In these conditions, reporting also becomes a nightmare—especially if it’s being done manually. Teams are unable to compile the data they need in real-time, which can lead to out-of-date, inaccurate reporting.
The solution: Centralize data and use automated reporting tools
Centralizing and automating data management is critical to address this issue. A recent study by EY showed that businesses using six or more payroll providers were over twice as likely to experience problematic issues relating to data management and global reporting.
Fortunately, enterprise resource management, or ERP software, can centralize data across disparate systems and automate labor-intensive administration. By consolidating data and streamlining operational obstacles, payroll can access employee data from finance and HR in real-time and collaborate across countries, languages, and legislation.
Data centralization also facilitates accurate automated reporting. Reporting tools can be used to continuously gather data for real-time analysis, powering actionable insights and strategic decision-making.
Three features to look for in a global payroll service system
A global payroll service system empowers you to recruit the best international talent. But with so many solutions out there, how do you choose the right one for your business?
We’ve narrowed it down to three main features that you should prioritize to set you up for success.
Like any large-scale initiative, global payroll system implementation has the potential to be tedious and lengthy. At worst, it can completely derail your payroll process. Luckily, with an efficient, trustworthy provider, you can painlessly accelerate your time to implementation.
It pays to shop around before diving in. Look for a provider who’s transparent about their implementation and onboarding process—most will be able to give you a step-by-step timeline. You can also read case studies to gauge expected timescales.
Once you’ve successfully standardized and managed global payroll processes in one country, there should be nothing stopping you from targeting another country (and another).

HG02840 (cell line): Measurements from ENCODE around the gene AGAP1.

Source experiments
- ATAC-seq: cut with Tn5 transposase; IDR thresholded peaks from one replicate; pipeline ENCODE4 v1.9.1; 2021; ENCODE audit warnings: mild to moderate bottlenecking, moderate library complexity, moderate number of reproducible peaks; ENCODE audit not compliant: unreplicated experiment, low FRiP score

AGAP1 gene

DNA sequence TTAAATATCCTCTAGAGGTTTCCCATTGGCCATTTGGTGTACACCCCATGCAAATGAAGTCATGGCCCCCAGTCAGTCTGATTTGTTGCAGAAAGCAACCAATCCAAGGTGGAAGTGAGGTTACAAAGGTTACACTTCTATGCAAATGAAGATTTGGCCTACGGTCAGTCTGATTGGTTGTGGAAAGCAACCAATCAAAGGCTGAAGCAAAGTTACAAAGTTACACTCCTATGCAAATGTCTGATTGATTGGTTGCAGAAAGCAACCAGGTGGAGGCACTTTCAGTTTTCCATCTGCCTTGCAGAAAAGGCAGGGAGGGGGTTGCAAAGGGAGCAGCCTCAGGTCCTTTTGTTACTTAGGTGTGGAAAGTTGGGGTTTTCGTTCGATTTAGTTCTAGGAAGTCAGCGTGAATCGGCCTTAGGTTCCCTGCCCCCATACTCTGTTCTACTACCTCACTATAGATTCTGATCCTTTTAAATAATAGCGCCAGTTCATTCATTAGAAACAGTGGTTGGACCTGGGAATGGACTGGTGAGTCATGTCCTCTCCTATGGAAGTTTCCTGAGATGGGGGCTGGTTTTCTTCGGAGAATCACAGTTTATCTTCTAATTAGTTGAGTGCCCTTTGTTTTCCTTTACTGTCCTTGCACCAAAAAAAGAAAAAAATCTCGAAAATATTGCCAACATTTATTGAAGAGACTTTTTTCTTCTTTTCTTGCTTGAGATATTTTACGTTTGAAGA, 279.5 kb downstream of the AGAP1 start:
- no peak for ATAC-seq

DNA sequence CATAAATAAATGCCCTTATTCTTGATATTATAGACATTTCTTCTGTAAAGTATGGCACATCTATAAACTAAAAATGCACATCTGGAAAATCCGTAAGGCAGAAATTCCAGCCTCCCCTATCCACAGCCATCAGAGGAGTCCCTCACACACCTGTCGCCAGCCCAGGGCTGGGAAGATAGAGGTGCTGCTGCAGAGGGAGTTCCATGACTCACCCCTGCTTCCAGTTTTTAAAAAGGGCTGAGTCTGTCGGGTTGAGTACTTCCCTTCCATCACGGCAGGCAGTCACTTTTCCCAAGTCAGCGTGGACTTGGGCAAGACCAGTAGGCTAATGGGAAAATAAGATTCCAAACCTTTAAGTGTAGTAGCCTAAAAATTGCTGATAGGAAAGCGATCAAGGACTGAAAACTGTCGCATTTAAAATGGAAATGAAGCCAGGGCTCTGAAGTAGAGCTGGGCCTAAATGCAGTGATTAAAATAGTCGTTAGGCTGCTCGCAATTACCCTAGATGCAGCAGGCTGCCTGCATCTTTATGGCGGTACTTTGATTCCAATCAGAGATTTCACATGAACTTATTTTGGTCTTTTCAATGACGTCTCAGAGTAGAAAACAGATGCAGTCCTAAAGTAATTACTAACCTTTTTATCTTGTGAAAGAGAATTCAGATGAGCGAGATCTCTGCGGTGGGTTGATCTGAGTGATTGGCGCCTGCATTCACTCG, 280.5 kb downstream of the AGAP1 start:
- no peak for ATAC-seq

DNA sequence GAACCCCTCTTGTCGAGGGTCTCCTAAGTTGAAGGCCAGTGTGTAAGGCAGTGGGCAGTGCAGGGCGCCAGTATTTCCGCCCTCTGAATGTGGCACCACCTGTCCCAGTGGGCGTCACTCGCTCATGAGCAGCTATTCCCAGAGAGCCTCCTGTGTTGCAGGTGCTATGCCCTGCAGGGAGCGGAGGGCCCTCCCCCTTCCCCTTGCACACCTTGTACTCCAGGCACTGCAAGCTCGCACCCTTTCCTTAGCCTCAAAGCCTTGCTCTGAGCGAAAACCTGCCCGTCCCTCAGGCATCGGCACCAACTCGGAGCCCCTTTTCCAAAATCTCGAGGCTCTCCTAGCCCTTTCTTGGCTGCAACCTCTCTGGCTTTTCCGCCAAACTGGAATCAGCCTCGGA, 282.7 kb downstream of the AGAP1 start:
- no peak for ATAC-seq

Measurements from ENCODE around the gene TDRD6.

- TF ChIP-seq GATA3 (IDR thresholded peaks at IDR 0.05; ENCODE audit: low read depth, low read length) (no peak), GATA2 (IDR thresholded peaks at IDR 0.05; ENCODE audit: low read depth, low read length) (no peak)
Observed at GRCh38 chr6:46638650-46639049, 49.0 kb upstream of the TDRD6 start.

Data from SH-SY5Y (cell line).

Make sure your global payroll solution facilitates your business’s growth potential thanks to its inherent scalability. Agile solutions will not only allow you to scale up and down in alignment with your needs but offer integrations to maximize efficiency and innovation.
Data security and compliance
Prioritizing data security and compliance is the best way to avoid severe financial and legal fallout.
The global payroll solution you choose should be able to demonstrate data security and compliance via certifications and expertise.
Analyze the provider’s business website, service system features, and relevant case studies to make sure you’re using a secure, professional, and compliant solution.
Overcome global payroll challenges
For the most part, global payroll challenges are to be expected. If you’re new to international hiring, navigating local labor laws, currencies, tax, and compliance regulations will be a steep learning curve—but you don’t have to do it alone.
With the right global payroll solutions and automation technologies, you can prepare for, mitigate, and resolve any challenges. Centralize data to keep on top of local requirements, and automate your payroll to access error-free calculations and timely delivery regardless of location. Implement strict access controls to harden security too.
By doing so, you can provide a better employee experience for your globally-dispersed staff and enjoy the numerous business benefits brought about by remote working.